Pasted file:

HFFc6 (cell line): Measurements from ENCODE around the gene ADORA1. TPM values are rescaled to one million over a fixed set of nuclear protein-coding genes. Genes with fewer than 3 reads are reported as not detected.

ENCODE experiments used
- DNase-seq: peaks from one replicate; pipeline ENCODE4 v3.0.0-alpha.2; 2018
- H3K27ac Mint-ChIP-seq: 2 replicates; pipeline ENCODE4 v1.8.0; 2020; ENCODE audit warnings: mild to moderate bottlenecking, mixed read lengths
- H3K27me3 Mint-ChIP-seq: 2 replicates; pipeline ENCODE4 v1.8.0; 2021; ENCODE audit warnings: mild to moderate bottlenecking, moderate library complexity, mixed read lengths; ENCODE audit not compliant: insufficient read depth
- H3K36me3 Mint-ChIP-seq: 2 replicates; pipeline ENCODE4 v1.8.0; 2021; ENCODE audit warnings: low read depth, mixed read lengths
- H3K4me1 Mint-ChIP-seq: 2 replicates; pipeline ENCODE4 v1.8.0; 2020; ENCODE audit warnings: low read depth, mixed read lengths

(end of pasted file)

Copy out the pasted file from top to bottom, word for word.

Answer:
HFFc6 (cell line): Measurements from ENCODE around the gene ADORA1. TPM values are rescaled to one million over a fixed set of nuclear protein-coding genes. Genes with fewer than 3 reads are reported as not detected.

ENCODE experiments used
- DNase-seq: peaks from one replicate; pipeline ENCODE4 v3.0.0-alpha.2; 2018
- H3K27ac Mint-ChIP-seq: 2 replicates; pipeline ENCODE4 v1.8.0; 2020; ENCODE audit warnings: mild to moderate bottlenecking, mixed read lengths
- H3K27me3 Mint-ChIP-seq: 2 replicates; pipeline ENCODE4 v1.8.0; 2021; ENCODE audit warnings: mild to moderate bottlenecking, moderate library complexity, mixed read lengths; ENCODE audit not compliant: insufficient read depth
- H3K36me3 Mint-ChIP-seq: 2 replicates; pipeline ENCODE4 v1.8.0; 2021; ENCODE audit warnings: low read depth, mixed read lengths
- H3K4me1 Mint-ChIP-seq: 2 replicates; pipeline ENCODE4 v1.8.0; 2020; ENCODE audit warnings: low read depth, mixed read lengths